Daily Email







Exelon, Others Allege That Texas PUC's Orders Setting Prices At $9,000 Exceeded Commission's Authority, Adopted Under "Unlawful" Process

Texas REP Says PUC Should Assign Any Market Uplift To Generators

March 12, 2021

Email This Story
Copyright 2010-21
Reporting by Paul Ring •

The following story is brought free of charge to readers by EC Infosystems, the exclusive EDI provider of

Exelon Generation Company, LLC (Exelon) moved for rehearing of the Texas PUC's orders from February 15 and 16, 2021 which had the effect of setting ERCOT energy market prices at $9,000 per MWh during the winter weather event

Separately, Pattern Energy Group LP and various wind generators filed a separate motion for reconsideration of such orders, raising several of the same allegations as Exelon

Separately, Texpo Power LP filed further comments with the PUC, calling market certainty concerns raised by opponents of re-pricing, "insincere," given the PUC's action to disrupt existing market rules and prices through administrative order.

Texpo, as further discussed below, also proposed that the PUC allow to generators short-pay uplifts, and the costs of the ancillary services in excess of the HCAP, as Texpo described generation as the, "market participant segment that failed during the outages."

In its motion, Exelon stated, "The Orders are particularly noteworthy because they imposed $9,000/MWh prices whenever ERCOT was directing firm load shed, despite the fact that ERCOT had previously considered and rejected having firm load shed act as a trigger for scarcity pricing."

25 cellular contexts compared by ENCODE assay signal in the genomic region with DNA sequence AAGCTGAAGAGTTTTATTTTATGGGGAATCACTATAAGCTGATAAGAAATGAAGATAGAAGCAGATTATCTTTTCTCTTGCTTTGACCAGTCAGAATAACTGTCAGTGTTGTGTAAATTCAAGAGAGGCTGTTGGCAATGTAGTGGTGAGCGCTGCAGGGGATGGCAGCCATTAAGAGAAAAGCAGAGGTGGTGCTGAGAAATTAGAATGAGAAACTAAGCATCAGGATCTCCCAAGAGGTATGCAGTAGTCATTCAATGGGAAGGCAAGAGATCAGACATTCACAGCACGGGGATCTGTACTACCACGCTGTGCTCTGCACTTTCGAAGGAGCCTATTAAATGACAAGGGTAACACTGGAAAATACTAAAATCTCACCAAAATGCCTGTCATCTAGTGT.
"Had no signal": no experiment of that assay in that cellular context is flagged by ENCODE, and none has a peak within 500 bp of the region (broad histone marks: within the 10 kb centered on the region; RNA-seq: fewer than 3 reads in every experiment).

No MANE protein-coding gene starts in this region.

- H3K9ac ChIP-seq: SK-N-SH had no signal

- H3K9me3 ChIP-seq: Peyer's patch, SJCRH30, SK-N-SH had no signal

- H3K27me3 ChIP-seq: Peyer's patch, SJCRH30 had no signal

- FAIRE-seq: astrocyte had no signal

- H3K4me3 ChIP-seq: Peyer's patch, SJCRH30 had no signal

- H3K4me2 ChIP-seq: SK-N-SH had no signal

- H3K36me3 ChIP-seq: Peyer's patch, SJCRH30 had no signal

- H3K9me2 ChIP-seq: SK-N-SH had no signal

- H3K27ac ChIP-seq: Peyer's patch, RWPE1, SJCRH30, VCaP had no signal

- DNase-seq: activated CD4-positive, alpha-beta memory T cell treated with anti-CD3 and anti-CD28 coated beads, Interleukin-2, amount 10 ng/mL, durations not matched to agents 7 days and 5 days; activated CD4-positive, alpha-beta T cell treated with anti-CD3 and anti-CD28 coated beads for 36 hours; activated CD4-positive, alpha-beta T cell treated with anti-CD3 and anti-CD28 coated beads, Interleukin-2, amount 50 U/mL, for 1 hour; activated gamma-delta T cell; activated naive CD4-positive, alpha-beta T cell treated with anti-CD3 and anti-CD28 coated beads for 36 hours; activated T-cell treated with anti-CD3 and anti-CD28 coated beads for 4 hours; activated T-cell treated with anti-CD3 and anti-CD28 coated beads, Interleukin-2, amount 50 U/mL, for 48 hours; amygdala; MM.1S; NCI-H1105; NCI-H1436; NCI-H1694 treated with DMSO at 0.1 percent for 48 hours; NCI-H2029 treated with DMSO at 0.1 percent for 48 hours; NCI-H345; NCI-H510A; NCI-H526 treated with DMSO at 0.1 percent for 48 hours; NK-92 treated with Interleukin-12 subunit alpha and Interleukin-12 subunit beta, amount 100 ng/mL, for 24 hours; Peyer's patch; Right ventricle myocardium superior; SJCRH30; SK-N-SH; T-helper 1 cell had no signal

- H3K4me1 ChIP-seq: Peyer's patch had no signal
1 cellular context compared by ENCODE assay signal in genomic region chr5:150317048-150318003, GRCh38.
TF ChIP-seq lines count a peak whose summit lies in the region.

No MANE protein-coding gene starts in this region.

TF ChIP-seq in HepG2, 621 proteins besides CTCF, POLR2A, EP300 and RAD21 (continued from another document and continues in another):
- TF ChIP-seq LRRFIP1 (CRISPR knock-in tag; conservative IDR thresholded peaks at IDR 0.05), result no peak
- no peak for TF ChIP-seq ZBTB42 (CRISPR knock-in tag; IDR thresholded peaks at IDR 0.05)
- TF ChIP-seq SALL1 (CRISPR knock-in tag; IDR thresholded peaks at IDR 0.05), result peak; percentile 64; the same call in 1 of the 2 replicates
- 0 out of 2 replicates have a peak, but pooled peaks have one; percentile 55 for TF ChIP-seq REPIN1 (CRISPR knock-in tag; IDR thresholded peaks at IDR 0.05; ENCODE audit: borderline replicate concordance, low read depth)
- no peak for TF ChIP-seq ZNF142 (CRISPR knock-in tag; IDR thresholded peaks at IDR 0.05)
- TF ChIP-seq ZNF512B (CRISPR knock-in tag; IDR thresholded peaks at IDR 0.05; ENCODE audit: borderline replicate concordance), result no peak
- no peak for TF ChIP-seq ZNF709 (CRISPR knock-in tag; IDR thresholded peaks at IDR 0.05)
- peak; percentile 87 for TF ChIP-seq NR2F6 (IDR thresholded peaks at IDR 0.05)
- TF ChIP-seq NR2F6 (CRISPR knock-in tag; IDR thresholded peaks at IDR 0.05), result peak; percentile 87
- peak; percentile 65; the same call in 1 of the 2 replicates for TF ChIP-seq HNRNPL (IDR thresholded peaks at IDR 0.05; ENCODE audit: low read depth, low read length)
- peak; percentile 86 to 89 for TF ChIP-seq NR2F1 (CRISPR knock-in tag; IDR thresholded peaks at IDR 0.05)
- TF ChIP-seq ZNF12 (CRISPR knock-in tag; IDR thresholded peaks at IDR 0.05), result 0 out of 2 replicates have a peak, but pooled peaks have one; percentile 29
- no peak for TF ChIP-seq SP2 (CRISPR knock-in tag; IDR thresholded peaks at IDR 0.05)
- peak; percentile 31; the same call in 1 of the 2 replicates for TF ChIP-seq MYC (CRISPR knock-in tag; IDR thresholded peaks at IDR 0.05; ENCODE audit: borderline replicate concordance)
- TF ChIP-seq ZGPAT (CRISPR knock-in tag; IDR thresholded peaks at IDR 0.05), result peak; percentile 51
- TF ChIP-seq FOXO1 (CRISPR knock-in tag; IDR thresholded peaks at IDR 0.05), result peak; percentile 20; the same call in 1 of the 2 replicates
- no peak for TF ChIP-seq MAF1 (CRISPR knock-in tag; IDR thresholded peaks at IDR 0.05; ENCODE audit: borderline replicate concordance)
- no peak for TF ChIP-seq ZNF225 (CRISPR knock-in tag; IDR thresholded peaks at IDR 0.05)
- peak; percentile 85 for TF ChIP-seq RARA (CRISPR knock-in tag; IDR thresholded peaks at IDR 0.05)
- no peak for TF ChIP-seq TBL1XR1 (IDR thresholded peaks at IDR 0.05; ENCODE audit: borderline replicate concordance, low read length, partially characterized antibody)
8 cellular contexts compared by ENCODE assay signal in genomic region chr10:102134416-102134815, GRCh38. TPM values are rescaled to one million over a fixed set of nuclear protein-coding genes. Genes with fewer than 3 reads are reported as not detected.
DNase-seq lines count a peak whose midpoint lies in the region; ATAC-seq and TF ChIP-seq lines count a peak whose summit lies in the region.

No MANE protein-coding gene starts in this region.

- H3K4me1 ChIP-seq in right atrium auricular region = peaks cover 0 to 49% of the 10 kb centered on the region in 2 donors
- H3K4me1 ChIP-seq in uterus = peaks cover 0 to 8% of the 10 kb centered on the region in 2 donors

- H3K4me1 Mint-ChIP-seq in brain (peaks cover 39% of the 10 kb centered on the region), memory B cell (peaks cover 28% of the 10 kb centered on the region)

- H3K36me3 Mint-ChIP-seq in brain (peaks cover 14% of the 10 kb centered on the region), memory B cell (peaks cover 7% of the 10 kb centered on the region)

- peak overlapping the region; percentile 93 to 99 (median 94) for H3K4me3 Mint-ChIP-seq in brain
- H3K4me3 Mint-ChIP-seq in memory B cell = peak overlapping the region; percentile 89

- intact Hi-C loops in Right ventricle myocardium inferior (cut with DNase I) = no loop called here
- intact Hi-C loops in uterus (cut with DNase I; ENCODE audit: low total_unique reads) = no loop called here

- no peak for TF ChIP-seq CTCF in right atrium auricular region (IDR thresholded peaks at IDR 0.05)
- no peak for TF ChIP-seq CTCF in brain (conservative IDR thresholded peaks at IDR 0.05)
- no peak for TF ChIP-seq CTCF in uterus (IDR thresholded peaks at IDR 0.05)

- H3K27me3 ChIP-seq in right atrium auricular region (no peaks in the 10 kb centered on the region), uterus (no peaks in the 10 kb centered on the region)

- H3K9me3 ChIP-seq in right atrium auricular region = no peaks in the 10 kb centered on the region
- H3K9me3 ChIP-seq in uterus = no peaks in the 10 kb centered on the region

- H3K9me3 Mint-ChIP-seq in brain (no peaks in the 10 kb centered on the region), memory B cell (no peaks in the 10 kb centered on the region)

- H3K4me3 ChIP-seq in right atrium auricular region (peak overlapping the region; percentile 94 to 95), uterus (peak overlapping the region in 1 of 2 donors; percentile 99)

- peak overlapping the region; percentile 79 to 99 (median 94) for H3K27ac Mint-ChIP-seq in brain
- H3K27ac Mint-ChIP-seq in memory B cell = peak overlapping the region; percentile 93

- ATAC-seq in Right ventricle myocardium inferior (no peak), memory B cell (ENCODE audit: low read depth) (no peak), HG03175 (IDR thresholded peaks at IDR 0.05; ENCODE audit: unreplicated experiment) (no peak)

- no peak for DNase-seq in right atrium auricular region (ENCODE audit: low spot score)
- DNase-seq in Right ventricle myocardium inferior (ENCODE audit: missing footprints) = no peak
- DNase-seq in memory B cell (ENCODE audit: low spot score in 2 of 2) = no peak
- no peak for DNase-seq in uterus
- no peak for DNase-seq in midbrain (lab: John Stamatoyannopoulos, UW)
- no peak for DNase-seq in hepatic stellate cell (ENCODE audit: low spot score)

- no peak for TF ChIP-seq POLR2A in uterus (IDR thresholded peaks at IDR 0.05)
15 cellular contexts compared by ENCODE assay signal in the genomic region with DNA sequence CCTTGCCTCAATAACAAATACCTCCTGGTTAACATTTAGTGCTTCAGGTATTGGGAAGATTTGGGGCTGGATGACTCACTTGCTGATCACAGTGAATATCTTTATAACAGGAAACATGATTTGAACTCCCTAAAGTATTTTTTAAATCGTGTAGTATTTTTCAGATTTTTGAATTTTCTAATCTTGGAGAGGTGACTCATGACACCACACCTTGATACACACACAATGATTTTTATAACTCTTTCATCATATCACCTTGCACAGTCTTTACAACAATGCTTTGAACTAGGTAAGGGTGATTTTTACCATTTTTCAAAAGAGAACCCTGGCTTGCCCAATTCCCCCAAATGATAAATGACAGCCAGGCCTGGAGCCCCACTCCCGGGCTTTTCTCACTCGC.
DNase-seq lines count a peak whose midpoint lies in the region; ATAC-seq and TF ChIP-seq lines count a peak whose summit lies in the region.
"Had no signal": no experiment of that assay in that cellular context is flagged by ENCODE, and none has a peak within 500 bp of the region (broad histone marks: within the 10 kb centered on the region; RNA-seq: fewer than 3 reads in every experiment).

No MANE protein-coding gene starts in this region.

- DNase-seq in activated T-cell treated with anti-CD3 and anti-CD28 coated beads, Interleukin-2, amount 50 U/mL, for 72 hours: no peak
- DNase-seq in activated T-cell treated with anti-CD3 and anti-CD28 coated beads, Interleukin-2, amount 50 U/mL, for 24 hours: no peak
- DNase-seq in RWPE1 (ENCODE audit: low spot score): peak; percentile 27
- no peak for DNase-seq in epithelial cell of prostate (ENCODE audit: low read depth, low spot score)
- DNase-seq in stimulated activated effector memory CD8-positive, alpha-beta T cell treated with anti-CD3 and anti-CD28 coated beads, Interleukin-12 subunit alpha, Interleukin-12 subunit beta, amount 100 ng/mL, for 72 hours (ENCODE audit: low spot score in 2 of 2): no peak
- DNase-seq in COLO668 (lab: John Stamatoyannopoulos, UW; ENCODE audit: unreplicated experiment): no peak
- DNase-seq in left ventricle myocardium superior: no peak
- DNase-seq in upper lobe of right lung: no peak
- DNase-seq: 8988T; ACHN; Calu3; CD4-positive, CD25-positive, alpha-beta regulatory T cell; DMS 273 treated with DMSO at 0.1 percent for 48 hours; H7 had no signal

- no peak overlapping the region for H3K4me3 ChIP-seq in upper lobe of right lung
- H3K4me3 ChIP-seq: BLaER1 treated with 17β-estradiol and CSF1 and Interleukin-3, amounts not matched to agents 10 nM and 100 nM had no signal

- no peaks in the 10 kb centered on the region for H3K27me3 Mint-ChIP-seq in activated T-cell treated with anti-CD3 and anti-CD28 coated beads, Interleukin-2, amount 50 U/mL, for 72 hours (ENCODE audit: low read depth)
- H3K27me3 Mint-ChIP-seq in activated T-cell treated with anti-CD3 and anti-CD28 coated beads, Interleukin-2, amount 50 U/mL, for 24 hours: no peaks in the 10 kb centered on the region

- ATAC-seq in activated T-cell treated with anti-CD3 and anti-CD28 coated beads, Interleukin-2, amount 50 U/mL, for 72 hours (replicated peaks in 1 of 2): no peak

Exelon said, "Exelon respectfully challenges the notion that granting this request amounts to 'repricing.' The Commission’s Orders themselves replaced the market clearing prices set by ERCOT protocols that were approved by the ERCOT Board and filed with the Commission. They were the rules of the road, upon which market participants relied, and the Commission diverged from them. Resettlement is the appropriate remedy when the prices published by the grid operator do not follow the ERCOT protocols or some other type of correction is needed. Here, for the reasons described below, Section I of the Commission’s Order and was [sic] not valid and should not have supplanted the market rules, which were working as designed. Exelon agrees that market participants require certainty of, and adherence to, market rules. However, in all the talk about the importance of price certainty and concern for the impact on hedges that were taken on in reliance of the $9,000/MWh prices, there is little recognition of the impact that the Commission’s abrupt decision had on the hedges (including bilateral sales) that the market participants already had in place. Certainly, suppliers could not have anticipated when pricing those contracts that the Commission would step in and unilaterally establish prices at $9,000/MWh for four straight days during and [sic] event (i.e., firm load shed) that was expressly omitted from the scarcity pricing in the ERCOT protocols."